Last week I had the opportunity to meet an old school friend, Maria Sarkar, who I hadn’t seen for many years, which as well as a providing a trip down memory lane, and a reminder of how old we are, also gave me the opportunity to take a look inside a dynamic company with a great culture.
In discussion with Maria about her company it was obvious how passionate she was about her business, not just profits, but mostly her products, her customers and most importantly her people.
There are many companies I have seen that have tried to create, or should I say copy, great corporate cultures, but often they fail because the key ingredient that they haven’t copied from these cultures is the leadership.
It’s easy to put in break rooms where your people can come in early and enjoy breakfast, rest & relaxation areas with comply chairs, TVs, and video games, or look to offer staff other perks such as flexible working arrangement, free days where they get to choose what they work on.
But if this is not something that leadership is fully committed to, then the culture will remain the same as it always was, but with a few nice features.
Leadership needs to walk the talk, not just make things available to their teams, they need to make sure they become embedded, that they are used, that the teams feel comfortable when using them.
At one firm I worked at we had a break room where they installed a table tennis table, unfortunately, it was right underneath the bosses office. It wasn’t just the location that put people off using the facilities at any other time but lunch time, it was the snarky comments of the boss, who would say things like ‘I wish my days were free enough to be able to just put in a couple of games of table tennis‘.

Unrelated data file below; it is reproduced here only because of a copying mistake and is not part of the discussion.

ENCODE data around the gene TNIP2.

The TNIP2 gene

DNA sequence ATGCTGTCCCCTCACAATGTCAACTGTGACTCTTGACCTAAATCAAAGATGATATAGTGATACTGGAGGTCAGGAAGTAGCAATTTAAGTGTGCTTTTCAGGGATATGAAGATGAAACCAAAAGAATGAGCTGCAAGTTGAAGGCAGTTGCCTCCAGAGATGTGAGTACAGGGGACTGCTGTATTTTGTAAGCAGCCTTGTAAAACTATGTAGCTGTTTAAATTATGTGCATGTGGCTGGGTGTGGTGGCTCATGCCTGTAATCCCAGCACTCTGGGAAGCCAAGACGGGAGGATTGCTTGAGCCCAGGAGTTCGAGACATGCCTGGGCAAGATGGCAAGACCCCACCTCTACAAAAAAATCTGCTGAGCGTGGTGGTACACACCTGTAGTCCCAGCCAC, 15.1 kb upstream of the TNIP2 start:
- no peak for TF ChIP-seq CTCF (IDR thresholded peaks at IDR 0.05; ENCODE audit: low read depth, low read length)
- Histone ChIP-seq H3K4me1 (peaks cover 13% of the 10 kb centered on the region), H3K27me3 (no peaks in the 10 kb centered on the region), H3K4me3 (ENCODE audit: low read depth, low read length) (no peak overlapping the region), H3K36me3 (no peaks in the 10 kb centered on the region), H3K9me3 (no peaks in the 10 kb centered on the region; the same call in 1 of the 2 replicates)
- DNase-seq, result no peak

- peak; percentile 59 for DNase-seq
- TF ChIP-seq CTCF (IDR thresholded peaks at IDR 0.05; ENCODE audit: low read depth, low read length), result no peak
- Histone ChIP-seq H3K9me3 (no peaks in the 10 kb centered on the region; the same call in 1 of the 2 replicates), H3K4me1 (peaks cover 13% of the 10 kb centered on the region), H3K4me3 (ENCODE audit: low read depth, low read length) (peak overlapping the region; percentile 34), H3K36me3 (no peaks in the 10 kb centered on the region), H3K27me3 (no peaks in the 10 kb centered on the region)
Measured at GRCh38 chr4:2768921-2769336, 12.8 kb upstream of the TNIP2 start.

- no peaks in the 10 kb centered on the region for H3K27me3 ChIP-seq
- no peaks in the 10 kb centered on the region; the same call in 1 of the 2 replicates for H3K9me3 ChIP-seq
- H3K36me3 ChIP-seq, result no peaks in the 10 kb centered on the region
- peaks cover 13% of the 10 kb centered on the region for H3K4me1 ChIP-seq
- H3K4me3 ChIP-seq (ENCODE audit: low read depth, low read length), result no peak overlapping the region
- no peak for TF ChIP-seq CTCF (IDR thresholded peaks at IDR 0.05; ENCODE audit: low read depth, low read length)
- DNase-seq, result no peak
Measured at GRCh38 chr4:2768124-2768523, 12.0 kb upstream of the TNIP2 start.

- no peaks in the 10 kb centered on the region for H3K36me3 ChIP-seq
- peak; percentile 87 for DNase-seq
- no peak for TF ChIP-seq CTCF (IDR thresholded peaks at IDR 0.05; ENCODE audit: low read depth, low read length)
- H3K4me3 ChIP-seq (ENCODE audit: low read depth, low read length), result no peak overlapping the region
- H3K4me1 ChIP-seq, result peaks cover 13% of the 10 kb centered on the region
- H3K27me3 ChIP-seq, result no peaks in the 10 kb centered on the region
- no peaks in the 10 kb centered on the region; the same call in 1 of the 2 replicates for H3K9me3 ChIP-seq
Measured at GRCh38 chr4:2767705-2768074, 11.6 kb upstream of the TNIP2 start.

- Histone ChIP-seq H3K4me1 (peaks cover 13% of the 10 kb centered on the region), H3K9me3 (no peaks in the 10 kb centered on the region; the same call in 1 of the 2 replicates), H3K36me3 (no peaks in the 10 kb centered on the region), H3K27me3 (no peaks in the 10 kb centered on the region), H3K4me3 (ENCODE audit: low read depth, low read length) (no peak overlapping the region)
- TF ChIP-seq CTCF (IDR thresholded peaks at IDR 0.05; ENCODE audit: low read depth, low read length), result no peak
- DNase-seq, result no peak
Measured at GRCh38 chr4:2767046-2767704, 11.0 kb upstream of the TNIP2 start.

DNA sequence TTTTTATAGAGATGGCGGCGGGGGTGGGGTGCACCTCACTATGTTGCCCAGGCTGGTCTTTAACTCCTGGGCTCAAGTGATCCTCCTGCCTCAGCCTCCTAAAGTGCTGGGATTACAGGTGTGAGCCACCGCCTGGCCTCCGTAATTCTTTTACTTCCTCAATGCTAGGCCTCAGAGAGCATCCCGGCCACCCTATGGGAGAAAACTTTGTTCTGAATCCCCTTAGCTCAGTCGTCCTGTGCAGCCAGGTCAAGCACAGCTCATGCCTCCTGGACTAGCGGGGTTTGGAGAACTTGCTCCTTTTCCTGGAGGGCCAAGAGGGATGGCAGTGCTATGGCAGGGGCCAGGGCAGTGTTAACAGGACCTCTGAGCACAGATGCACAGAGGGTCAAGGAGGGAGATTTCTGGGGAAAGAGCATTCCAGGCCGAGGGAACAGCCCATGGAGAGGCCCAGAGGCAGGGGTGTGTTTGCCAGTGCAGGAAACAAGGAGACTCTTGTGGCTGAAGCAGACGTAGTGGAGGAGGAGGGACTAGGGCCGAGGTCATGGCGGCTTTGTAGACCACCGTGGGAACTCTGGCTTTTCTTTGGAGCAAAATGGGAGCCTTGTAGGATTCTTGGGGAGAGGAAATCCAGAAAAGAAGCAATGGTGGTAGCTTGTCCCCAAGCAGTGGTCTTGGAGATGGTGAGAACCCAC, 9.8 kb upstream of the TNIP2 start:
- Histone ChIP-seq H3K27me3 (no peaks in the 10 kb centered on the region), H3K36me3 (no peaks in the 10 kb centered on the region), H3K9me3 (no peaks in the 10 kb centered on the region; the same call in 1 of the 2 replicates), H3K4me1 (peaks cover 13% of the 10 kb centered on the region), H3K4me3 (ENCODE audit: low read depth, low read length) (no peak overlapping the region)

In this firm we wanted to look like flexible, open company, but the leadership was anything but that, but they wanted to show that they were moving with the times and had a bit of that silicon valley spirit about them.
But you can’t just copy a culture and expect people to adopt it if leadership continues to go about things in exactly the same way as before.
Maria told me that she thought of her teams as her family, and you could clearly see this in the way she interacted with them, and more importantly with how they interacted with her. Her leadership approach was part of who she was, how she acted, not just something she had read in a book.
Maria’s leadership philosophy was shared with others in her leadership team, which meant that there was a consistency of approach from the top down. This is very important because with this type of consistency the teams can really see and understand the culture and be comfortable in adopting the culture.
In companies where there is no consistent culture, it makes it difficult for staff as they need to operate in different ways depending on which member of the leadership they a dealing with, which can be confusing, frustrating and also exhausting.
The philosophy that Maria and her team had defined was implemented into pretty much every aspect of their operations. This is important because you now have consistency from everyone on the leadership team and also in every area of the business, which again reinforces the culture and makes it much easier for teams to adopt, and then thrive in them.
To create a great corporate culture one of the things that we need to do is to give our staff freedom.